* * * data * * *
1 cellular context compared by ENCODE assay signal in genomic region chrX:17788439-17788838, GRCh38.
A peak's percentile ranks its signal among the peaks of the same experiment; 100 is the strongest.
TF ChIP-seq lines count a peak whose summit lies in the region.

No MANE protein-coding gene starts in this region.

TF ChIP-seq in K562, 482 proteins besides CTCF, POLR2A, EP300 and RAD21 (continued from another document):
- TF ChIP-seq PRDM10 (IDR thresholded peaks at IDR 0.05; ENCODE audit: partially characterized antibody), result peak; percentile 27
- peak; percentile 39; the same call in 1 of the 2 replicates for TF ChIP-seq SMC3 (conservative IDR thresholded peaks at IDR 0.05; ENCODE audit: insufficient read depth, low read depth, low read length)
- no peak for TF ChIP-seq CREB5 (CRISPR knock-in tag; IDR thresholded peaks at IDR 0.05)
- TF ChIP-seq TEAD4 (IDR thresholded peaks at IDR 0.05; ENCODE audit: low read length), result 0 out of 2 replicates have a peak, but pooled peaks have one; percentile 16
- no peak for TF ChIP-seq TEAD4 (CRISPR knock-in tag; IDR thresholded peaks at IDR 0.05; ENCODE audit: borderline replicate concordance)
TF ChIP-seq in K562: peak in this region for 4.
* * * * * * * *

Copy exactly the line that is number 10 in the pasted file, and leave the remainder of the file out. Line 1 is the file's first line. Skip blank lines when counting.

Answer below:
- no peak for TF ChIP-seq TEAD4 (CRISPR knock-in tag; IDR thresholded peaks at IDR 0.05; ENCODE audit: borderline replicate concordance)